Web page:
Authorities aren't sure what caused thousands of fish to die in the Shark River near Belmar, New Jersey, though oxygen depletion has been named the likely cause, according to Weather.com.
Michael A. Meddis, a public health coordinator in the Monmouth County Health Department, said that the most likely cause is that the fish themselves depleted the water of oxygen.
"This is highly unusual," Mayor Matt Doherty said, according to APP.com. "It's alarming, but we want to wait until we get the full test results to really look at what caused this."
The affected fish are mainly bunker or menhaden, a small fish usually used for bait, feed, of fish oil.
Bunker are able to "reproduce in large numbers, and typically they use up a lot of oxygen, "and most fish kills are due to oxygen depletion, according to Meddis.
Thousands of bunker were in the river, and fish use up the oxygen in the water as they die, according to Meddis. A large number of fish in one area can contribute to the oxygen depletion.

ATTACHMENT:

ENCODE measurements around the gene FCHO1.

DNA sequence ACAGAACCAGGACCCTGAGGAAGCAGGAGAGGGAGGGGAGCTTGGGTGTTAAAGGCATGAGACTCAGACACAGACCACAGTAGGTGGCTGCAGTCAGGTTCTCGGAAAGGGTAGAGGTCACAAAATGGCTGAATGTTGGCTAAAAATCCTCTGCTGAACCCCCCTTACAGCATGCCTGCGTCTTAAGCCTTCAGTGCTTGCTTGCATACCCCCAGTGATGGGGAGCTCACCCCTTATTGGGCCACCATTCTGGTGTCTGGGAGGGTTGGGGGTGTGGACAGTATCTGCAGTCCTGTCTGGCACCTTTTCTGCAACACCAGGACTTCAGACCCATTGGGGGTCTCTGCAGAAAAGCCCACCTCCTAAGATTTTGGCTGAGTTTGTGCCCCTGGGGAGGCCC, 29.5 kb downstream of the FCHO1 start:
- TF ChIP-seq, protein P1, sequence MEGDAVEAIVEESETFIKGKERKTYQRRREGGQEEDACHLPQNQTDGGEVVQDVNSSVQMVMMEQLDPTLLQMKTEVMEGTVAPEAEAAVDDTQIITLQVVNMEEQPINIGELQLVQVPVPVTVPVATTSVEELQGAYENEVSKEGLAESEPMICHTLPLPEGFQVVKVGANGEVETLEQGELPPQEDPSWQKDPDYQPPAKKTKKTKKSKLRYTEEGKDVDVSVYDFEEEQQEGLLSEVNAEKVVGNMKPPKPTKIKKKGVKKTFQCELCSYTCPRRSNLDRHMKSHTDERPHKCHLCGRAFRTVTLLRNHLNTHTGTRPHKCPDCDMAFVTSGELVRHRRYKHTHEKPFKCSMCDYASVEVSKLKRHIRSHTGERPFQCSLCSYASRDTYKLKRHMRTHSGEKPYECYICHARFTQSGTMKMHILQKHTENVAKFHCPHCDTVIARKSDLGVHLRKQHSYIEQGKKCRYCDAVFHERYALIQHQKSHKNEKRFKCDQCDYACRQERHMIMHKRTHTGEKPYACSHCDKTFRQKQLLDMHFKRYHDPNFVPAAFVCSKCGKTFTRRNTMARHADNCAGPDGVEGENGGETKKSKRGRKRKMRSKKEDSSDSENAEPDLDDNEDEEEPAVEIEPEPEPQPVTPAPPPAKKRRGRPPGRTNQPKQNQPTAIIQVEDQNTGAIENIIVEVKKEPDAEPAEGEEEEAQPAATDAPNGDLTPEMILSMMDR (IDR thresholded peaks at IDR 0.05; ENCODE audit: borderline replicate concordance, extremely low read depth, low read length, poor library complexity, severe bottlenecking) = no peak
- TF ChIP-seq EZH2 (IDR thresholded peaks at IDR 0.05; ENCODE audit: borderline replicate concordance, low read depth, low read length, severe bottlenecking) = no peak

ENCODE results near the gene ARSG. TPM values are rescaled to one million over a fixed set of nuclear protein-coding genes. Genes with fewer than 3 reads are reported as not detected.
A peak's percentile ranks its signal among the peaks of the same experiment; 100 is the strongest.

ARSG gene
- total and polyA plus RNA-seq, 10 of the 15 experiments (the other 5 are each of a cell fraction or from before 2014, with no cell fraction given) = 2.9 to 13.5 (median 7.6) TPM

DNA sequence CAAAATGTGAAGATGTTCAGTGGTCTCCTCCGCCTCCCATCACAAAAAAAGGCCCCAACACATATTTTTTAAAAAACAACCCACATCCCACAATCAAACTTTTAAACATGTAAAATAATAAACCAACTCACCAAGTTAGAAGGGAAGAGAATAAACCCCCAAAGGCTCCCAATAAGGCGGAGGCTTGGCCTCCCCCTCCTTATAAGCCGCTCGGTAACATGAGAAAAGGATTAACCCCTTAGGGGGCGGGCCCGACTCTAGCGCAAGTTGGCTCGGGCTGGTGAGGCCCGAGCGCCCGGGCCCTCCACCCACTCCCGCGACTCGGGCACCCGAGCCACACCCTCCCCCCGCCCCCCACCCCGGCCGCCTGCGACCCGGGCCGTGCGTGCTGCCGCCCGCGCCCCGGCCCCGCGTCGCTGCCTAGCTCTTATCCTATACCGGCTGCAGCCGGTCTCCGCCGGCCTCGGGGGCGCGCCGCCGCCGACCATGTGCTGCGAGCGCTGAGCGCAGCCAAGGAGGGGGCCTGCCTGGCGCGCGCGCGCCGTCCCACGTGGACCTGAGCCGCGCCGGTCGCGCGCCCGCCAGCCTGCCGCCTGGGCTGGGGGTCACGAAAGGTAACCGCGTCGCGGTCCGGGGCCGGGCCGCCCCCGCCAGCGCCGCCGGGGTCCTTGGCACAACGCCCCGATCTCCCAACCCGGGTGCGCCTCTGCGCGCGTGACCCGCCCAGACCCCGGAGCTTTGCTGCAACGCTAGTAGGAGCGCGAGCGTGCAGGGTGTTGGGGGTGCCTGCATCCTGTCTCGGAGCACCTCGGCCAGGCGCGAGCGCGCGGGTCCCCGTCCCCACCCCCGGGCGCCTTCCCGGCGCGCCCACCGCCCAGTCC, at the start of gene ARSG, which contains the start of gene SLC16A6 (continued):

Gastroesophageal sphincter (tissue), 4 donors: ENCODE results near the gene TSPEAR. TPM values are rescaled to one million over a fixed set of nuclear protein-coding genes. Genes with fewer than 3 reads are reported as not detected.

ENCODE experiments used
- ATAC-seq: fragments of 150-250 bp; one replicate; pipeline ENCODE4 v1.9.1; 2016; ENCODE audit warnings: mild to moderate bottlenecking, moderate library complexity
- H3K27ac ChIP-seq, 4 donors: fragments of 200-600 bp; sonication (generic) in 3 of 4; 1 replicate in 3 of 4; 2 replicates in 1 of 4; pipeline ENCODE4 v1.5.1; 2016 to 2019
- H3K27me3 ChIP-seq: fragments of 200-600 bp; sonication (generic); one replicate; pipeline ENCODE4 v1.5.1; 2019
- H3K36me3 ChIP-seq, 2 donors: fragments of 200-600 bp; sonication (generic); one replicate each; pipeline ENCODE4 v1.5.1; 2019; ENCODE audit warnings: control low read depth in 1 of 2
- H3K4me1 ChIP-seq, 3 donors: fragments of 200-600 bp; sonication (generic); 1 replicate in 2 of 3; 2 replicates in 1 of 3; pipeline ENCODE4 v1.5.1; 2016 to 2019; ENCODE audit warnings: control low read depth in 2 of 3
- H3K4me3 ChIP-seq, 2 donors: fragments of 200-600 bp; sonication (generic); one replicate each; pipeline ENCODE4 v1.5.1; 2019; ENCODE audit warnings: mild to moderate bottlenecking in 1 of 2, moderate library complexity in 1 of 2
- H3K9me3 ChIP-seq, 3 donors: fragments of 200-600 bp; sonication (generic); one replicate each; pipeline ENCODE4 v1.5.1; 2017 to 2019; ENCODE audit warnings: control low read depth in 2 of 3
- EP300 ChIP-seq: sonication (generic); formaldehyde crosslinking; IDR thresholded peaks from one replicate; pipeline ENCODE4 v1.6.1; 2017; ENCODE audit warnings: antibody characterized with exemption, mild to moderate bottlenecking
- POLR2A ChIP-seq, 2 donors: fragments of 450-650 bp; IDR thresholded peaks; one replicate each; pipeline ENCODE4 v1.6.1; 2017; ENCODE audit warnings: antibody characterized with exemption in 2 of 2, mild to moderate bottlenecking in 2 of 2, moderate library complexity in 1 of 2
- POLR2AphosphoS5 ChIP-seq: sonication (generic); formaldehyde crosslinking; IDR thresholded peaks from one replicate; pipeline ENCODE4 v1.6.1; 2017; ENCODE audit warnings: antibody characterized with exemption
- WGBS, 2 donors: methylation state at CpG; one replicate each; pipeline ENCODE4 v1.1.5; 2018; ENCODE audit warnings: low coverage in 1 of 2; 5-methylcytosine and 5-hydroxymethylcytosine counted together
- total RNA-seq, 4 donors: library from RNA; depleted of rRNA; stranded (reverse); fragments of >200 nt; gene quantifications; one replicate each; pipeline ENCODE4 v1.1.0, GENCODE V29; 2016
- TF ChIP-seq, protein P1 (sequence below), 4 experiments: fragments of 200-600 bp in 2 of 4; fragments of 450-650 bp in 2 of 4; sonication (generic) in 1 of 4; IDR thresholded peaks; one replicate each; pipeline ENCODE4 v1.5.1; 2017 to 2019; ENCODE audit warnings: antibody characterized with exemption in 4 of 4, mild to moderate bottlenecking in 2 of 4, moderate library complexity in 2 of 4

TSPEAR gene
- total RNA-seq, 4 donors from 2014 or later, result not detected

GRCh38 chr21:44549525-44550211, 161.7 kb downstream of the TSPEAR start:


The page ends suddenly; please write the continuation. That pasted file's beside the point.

"Likely scenario: Small, shallow estuary, a huge group of fish and slightly low oxygen levels resulted in a fish kill," said Larry Ragonese, a spokesman for the state Department of Environmental Protection, according to APP.com.
The DEP has taken samples to make sure the cause wasn't disease related, according to Weather.com.
Preliminary results showed acceptable oxygen levels, and almost no algae in the water.
"We have no other complaints up the coast." Meddis said. "This looks like a local problem."
The exact death fish toll is in the thousands, and could be in the tens of thousands. Meddis said there is "no way to accurately count at this point."
The NJDEP is also conducting a chemical analysis.